When worlds collide the results can be cataclysmic, but Uri Caine makes the stars align in thrilling and harmonious fashion on his latest merger of jazz and classical music, Space Kiss. The album brings the eclectic, ever-(re)inventive pianist and composer together with Poland’s Lutosławski Quartet on a wide-ranging set that blurs the lines between jagged modernism and lyrical melodicism, formal composition and improvisational freedom.
The genre-warping Caine is, of course, no stranger to discovering radical new crossroads where jazz and classical can converge in often-unexpected ways. Among the most acclaimed titles in his always-surprising catalogue are his deconstructions of classical repertoire, projects where he turns the work of Wagner, Mahler, Verdi, Schumann and Bach inside out and reassembles it from a patchwork of stylistic and sonic inspirations. He’s also collaborated in the past with chamber ensembles like the Arditti, Alborada and New Zealand String Quartets, composing music that sets his own improvisations against through-composed music.
Space Kiss offers a new twist on those experiments, allowing the Lutosławski Quartet to function sometimes as a traditional classical string quartet, at others like free improvisers in dialogue with the composer’s piano. “I can imagine certain string quartets would not be into that,” Caine admits, “but the members of the Lutosławski Quartet are very open-minded musicians. They were open to a lot of things and they understand different styles. I like the energy that they play with, and we had a lot of fun.”
Named after the great 20th century Polish composer Witold Lutosławski, the Lutosławski Quartet is one of the leading young Polish quartets. Since its formation in 2007, the group has quickly established itself on the Polish and international classical music scnees, appearing at numerous prestigious festivals and in concert halls around the world. Performing mainly music of the 20th and 21st centuries, the quartet has collaborated with a diverse array of classical artists including Garrick Ohlsson, Kevin Kenner, Bruno Canino and Michel Lethiec as well as jazz musicians Kenny Wheeler, John Taylor and Benoît Delbecq.
Caine first crossed paths with the quartet in November 2011 when he was invited to perform at Jazztopad, the rapidly-growing jazz festival in the ensemble’s hometown of Wrocław, Poland. They’ve since reunited on stages in Europe and New York City, the daring and adventurous results of which can be heard in Caine’s compositions for the group on Space Kiss.
A series of keyboard flurries opens the album on “Knucklehead,” which draws on the angular influence of composers like Elliott Carter and György Ligeti in its rhythmic aggressiveness, while swapping the soloist role between Caine and the strings in a tense back and forth. A quote from Wagner’s “Tristan und Isolde” adds another unforeseen element in the stark middle section. The elegantly irreverent title track follows, providing a more tonal contrast to the sharp-edged opener.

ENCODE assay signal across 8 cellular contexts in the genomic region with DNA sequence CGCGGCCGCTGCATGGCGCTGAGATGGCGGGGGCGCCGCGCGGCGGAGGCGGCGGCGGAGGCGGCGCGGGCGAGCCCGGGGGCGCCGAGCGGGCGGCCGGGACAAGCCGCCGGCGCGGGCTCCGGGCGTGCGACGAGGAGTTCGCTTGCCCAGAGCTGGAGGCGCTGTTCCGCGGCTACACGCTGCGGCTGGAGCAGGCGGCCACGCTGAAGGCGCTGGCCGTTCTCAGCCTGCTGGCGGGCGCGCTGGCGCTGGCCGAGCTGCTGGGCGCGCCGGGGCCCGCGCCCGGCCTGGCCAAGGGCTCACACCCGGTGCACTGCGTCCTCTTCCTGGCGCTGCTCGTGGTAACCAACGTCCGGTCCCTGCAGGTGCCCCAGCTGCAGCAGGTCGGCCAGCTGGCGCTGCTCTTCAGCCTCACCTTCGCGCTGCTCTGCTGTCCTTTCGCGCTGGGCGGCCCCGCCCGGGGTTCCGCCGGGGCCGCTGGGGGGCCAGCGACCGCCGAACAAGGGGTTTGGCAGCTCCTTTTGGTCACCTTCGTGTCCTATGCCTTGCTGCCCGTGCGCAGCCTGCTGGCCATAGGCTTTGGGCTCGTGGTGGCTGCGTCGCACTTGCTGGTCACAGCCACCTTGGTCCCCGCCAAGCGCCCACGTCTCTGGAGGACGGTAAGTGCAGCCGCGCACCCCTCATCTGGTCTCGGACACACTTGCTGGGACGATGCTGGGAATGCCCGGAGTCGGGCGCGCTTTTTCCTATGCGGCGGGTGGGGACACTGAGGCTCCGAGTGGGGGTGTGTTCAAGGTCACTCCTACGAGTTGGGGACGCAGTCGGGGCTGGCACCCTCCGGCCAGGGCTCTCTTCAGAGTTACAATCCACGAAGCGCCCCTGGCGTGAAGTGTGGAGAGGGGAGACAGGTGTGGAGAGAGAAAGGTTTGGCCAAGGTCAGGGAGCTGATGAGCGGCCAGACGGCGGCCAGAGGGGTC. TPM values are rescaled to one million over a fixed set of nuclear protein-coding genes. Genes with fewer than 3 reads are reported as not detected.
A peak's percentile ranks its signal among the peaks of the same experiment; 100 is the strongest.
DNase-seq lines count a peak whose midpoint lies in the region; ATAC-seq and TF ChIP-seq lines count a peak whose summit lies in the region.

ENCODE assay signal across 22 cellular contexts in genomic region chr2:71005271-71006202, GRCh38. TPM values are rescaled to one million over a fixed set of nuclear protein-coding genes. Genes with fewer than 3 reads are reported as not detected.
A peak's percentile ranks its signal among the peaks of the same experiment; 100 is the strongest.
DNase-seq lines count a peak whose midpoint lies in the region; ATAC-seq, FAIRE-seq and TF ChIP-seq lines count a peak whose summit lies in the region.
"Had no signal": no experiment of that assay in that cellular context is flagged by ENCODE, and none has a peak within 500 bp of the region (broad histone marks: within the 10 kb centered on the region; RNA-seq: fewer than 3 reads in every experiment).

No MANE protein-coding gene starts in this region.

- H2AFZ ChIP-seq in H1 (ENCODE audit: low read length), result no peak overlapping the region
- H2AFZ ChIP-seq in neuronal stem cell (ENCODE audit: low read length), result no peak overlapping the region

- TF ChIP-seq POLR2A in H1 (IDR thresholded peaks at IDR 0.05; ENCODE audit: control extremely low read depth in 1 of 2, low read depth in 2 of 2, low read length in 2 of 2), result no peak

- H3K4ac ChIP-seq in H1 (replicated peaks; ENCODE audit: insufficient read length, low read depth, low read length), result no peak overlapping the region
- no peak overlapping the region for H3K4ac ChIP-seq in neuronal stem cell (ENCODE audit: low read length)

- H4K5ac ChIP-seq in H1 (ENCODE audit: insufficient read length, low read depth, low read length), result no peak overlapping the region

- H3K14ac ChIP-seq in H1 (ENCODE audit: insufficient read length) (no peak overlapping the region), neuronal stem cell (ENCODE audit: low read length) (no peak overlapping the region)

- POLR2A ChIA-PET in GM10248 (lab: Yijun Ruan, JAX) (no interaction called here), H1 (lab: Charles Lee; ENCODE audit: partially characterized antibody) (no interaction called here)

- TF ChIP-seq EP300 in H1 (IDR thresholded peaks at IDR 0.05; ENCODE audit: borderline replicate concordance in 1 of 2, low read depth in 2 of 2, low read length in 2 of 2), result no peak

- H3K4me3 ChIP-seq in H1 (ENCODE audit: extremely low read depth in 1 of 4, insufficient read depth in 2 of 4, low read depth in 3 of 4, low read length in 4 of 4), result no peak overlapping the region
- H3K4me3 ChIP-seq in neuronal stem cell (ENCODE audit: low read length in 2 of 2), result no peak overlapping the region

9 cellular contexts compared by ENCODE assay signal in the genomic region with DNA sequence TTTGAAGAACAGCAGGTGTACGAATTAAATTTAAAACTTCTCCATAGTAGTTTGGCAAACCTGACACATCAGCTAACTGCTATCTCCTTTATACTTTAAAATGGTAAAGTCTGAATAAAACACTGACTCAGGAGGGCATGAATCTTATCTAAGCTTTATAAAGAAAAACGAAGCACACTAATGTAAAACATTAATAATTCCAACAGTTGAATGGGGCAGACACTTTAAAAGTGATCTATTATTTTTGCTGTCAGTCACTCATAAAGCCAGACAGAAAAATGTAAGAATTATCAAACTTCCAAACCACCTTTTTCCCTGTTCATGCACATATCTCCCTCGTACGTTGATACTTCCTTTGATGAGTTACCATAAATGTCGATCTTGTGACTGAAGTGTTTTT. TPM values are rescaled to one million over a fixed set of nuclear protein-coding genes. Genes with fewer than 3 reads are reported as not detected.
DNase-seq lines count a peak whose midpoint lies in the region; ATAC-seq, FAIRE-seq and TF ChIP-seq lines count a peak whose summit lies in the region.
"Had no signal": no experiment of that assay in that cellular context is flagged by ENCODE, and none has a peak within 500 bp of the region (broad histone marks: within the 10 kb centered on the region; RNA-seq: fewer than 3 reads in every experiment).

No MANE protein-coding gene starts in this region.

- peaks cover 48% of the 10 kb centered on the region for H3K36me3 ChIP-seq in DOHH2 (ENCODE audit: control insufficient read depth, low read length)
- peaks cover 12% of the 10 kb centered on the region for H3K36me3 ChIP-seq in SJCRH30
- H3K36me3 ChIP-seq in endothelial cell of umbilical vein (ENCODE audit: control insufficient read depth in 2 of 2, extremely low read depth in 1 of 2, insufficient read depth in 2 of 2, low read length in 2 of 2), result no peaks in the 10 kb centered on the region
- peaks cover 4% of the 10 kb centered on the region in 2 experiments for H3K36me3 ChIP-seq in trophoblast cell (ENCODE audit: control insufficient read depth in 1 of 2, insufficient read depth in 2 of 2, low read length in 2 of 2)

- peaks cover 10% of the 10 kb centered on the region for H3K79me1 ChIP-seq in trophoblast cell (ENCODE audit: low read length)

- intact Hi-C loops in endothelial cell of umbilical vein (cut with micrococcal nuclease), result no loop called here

With a title taken from the Song of Songs, “Your Eyes Like Doves” is a slight abstraction of a traditional chamber piece, with straight-faced romanticism darkened by an austere introspection. Its seriousness stands in direct opposition to the comic call-and-response of “Burlesque,” in which Caine allows lines and themes to unravel and collapse, sometimes taking a musical pratfall himself, sometimes playing straight man to the Quartet’s four-man comedy team.
“Past is Present” recalls the folk music influences employed by Béla Bartók, at times evoking a Klezmer band or the kinds of traditional music ensembles that the Lutosławski Quartet might hear in their native Poland. Erupting in unnerving string glissandos, “Zephyr” hints at the lighter-than-air quality of its title with free-floating textures and extended techniques through which Caine wends his seeking piano lines. “Prayer” brings the album to a hushed, gentle conclusion, fading away with an ethereal repeated figure.
“I was able to write in different styles,” Caine says. “Some of comes out of a contemporary string quartet style, but some of the pieces are more lyric and tonal, not as rhythmic. I could also take different approaches to the improvisation, sometimes playing more densely, more actively, sometimes more laid back, while having the freedom to move back and forth between playing with the group and playing against the group, moving through different textures and dynamics. I love having all those possibilities.”
“Possibility” has always been at the core of Caine’s music, from his early days serving a hard bop apprenticeship on the Philadelphia jazz scene to his arrival in New York at the height of the Downtown scene in 1985, leading to collaborations with ground-breaking musicians like John Zorn, Dave Douglas, Don Byron and Arto Lindsay. In the decades since he’s veered along an unpredictable path between traditional and avant-garde jazz, free improvisation, classical composition and deconstruction, acoustic chamber music and electric grooves – usually crossing those genre boundaries with gleeful abandon.